WEST GLACIER - A bull elk is dead and a young Flathead Valley man is awaiting charges in what appears to have been a poaching case in Glacier National Park.
"We're not wanting to make an example of a juvenile," said Glacier Park spokeswoman Amy Vanderbilt, "but at the same time, hunting is illegal in the park."
The suspect, she said, reportedly knew the elk was in the park, and knew hunting there was prohibited.
According to Vanderbilt, the 16-year-old boy - whose name has not been released - was hunting on Nov. 12 in the Nyack area of the Middle Fork Flathead River. That waterway forms Glacier's southwestern boundary, and the juvenile was positioned outside the park.
Two others, hunting legally nearby, had stopped to watch the bull elk on the park side of the river. They heard a shot, Vanderbilt said, and watched as the animal "recoiled, stumbled and fell," collapsing on Glacier's scenic Boundary Trail.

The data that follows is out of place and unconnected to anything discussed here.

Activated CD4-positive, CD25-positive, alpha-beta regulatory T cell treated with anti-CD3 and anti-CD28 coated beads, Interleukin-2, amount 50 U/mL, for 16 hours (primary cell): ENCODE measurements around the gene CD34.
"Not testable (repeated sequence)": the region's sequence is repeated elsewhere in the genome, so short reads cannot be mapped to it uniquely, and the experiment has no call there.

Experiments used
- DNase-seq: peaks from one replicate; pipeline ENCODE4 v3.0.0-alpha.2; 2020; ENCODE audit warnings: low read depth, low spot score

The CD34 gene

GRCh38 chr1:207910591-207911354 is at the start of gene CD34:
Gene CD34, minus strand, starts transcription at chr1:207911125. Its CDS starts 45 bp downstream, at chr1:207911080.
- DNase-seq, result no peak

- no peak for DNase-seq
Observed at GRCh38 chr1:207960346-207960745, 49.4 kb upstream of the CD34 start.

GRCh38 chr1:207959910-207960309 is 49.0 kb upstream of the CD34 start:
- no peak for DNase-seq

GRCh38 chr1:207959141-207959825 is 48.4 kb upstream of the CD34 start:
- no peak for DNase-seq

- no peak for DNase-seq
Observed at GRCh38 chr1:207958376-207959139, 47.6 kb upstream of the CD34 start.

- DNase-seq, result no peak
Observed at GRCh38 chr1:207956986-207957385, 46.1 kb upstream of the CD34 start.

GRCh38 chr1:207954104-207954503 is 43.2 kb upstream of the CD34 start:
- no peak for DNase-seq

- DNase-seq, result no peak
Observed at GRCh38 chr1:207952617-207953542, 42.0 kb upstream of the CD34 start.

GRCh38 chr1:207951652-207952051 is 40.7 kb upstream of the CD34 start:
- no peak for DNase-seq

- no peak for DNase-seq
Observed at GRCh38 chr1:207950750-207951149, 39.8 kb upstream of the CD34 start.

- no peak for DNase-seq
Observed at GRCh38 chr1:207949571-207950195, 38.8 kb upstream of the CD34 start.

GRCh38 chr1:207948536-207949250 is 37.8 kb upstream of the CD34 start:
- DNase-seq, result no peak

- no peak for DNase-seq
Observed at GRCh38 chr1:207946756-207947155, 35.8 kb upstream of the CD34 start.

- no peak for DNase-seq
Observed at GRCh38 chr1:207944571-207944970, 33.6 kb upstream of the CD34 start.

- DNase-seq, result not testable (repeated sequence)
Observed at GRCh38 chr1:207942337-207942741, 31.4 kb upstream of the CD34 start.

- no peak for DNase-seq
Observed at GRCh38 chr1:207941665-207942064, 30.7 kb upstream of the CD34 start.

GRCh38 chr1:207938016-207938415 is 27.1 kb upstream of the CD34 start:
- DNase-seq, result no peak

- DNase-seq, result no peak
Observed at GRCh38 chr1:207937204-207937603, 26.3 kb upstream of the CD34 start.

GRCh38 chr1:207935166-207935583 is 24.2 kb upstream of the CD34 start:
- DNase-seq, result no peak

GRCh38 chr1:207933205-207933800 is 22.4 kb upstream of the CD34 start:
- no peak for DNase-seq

The two men responded, walking a short distance toward the sound of the gunshot, and discovered the young man not far from the elk, but still outside the park.
One hunter stayed with the boy, Vanderbilt said, while the other left to report the incident. Rangers later crossed the river to carry out the elk, donating the meat to the Flathead Food Bank.
The investigation was handed over to state wildlife officials, she said, and charges are pending.
Vanderbilt said poaching is not uncommon in the park, but known cases are reported only every few years.
"It's always a concern," she said. "It may be more prevalent than we are aware of."
The uncertainty results from trying to patrol a million-acre wilderness with only a handful of rangers.
"We really rely on the eyes and ears of other hunters," Vanderbilt said, adding that the backcountry is too vast to cover with regular patrols.
She urged the public to report illegal or suspicious hunting in the park by calling 888-7800, or with a report to the state wildlife hotline, (800) TIP-MONT.
Reporting parties can remain anonymous, and all reports are kept confidential.
In the Kalispell area, state game wardens are seeking tips on two cases in particular. On Oct. 21, wardens with the Montana Department of Fish, Wildlife and Parks discovered two elk shot and left near Hungry Horse Dam.
And in another case, wardens are looking into the "suspicious" death of a bull elk near the east side of Hungry Horse Reservoir. That animal was discovered Nov. 13, with its antlers cut off.